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Physiology and Biochemistry

Phytotoxicity of Phaseollin to, and Alteration of Phaseollin by, Cell Suspension Cultures of Phaseolus vulgaris. Judith A. Glazener, Former Graduate Research Assistant, Plant Pathology Department, Cornell University, Ithaca, NY 14853, Present address of the senior author: Phytopathologisch Laboratorium ‘Willie Commelin Scholten’, Javalaan 20, Baarn, The Netherlands; Hans D. VanEtten, Associate Professor, Plant Pathology Department, Cornell University, Ithaca, NY 14853. Phytopathology 68:111-117. Accepted for publication 7 June 1977. Copyright © 1978 The American Phytopathological Society, 3340 Pilot Knob Road, St. Paul, MN 55121. All rights reserved.. DOI: 10.1094/Phyto-68-111.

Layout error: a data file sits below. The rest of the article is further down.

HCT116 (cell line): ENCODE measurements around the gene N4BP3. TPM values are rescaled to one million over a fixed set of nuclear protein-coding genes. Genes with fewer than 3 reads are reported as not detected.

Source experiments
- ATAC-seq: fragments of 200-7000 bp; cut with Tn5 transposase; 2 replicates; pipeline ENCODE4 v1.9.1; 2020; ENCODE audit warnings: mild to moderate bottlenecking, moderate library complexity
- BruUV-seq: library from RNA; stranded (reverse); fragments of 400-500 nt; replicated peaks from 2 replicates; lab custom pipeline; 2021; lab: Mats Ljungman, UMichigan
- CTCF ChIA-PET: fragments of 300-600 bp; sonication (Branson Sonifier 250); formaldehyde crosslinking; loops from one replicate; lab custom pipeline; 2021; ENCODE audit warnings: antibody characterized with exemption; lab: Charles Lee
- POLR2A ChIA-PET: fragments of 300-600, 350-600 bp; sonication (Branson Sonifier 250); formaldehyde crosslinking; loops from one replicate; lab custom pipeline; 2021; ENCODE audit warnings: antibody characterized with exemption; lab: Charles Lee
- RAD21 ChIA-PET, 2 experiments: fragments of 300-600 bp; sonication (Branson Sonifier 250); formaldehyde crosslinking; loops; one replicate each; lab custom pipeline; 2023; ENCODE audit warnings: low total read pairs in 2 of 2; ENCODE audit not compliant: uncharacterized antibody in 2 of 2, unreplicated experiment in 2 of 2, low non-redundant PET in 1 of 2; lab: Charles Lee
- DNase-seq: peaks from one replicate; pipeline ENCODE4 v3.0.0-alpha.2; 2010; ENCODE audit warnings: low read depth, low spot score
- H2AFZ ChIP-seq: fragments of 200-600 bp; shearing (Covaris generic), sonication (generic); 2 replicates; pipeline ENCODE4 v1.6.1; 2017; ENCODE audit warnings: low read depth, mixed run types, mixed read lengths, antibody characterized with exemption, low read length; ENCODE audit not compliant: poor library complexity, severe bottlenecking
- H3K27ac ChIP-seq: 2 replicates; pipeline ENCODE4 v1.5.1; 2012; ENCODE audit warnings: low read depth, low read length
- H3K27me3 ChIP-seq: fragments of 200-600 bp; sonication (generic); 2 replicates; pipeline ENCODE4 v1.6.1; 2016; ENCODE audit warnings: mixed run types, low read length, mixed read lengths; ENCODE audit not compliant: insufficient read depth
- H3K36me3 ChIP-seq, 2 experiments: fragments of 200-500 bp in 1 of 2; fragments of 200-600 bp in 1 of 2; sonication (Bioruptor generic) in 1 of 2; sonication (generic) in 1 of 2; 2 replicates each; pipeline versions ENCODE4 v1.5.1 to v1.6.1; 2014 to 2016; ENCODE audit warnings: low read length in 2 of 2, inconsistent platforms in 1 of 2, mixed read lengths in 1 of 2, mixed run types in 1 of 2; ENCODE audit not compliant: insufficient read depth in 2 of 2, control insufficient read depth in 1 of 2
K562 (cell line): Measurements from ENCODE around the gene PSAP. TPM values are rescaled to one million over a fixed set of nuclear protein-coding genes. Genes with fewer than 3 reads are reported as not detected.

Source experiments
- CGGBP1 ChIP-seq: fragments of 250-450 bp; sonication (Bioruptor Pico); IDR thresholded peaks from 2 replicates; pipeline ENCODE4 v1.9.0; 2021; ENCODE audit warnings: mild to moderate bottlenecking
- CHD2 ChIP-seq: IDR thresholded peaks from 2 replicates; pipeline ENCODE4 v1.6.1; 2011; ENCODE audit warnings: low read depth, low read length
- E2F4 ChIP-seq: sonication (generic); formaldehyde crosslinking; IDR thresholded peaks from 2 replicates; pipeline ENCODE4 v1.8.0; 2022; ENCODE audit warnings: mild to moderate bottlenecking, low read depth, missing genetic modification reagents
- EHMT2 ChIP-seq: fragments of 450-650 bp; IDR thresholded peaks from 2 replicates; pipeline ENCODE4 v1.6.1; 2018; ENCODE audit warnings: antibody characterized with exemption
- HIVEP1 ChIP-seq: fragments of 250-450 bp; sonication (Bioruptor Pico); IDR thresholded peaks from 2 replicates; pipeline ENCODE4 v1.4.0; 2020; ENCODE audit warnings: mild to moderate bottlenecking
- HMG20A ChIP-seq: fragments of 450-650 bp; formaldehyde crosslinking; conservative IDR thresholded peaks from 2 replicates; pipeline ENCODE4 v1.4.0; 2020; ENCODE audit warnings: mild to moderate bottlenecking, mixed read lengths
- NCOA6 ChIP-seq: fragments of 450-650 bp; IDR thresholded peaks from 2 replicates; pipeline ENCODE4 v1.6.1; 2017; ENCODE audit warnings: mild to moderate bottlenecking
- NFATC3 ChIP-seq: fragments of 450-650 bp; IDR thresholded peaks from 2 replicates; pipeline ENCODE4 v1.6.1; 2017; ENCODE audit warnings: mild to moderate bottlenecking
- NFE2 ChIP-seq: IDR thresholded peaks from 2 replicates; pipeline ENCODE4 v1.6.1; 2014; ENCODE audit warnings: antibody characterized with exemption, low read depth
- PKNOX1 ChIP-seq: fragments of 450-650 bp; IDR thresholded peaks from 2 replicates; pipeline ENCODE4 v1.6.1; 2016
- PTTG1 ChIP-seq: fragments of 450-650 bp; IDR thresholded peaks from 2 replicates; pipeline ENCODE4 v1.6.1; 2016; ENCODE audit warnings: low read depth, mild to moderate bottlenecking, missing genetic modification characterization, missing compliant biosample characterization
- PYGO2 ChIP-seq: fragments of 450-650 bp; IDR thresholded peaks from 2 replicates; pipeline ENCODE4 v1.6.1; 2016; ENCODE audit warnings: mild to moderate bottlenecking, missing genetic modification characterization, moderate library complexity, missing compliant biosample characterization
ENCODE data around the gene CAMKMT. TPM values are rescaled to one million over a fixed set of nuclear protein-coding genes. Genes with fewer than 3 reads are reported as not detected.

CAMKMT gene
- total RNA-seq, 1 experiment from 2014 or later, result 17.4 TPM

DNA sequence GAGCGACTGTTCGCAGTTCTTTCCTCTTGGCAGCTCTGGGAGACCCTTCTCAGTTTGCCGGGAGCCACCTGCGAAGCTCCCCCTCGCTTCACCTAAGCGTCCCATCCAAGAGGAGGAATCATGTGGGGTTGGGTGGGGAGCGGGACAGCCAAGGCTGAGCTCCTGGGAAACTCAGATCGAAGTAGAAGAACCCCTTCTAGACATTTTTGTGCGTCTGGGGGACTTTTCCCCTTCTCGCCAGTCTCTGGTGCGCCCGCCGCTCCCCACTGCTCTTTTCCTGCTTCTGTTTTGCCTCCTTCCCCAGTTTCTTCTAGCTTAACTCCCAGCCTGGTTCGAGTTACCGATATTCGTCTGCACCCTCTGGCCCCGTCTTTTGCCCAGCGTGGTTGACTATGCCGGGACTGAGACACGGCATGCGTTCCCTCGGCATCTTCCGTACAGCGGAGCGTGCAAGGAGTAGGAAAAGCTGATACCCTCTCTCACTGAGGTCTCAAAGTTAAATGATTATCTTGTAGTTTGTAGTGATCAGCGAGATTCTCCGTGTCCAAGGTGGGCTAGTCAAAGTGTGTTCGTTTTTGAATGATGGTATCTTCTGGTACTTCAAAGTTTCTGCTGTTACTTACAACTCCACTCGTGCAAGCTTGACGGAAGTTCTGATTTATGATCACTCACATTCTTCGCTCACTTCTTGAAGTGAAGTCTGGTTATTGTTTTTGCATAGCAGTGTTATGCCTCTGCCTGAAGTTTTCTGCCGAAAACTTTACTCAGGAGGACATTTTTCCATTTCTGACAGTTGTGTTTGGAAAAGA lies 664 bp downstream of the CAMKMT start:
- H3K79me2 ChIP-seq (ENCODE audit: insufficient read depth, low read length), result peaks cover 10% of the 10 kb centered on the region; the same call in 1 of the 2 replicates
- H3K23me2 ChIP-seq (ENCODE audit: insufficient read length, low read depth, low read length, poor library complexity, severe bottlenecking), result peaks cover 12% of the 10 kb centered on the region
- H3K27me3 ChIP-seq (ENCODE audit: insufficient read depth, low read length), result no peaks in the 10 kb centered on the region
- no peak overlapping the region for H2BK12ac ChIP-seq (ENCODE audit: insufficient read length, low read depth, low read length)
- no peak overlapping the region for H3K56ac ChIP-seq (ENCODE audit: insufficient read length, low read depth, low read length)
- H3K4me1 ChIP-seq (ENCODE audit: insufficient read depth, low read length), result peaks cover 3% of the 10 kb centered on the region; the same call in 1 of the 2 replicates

The effect of phaseollin on growth and viability of cell suspension cultures of kidney bean, Phaseolus vulgaris was determined. Phaseollin at 16 and 32 μg/ml inhibited the growth of the cell suspension cultures. Within 30 min after treatment with 32 μg of phaseollin/ml, 99% of the cells were killed. Prior exposure to a low concentration of phaseollin (4 μg/ml) did not significantly alter the sensitivity of the cultures to the higher concentrations (32 μg/ml) of phaseollin. Exogenously added phaseollin (4 μ/ml) had a half-life of approximately 4 hr in cell suspension cultures of P. vulgaris. When 14C-labeled phaseollin was added to the cultures, 14C appeared in an ethyl acetate-and H2O-insoluble product(s) associated with cell debris. No 14C-labeled phaseollin-like] compounds accumulated in significant quantities. Phaseollin was not produced by mung bean, Phaseolus aureus tissue but exogenous phaseollin disappeared from cell suspension cultures of this species. Therefore, the ability to metabolize phaseollin may not be associated specifically with species that readily produce phaseollin.

Additional keywords: phytoalexins, pterocarpans, isoflavonoids.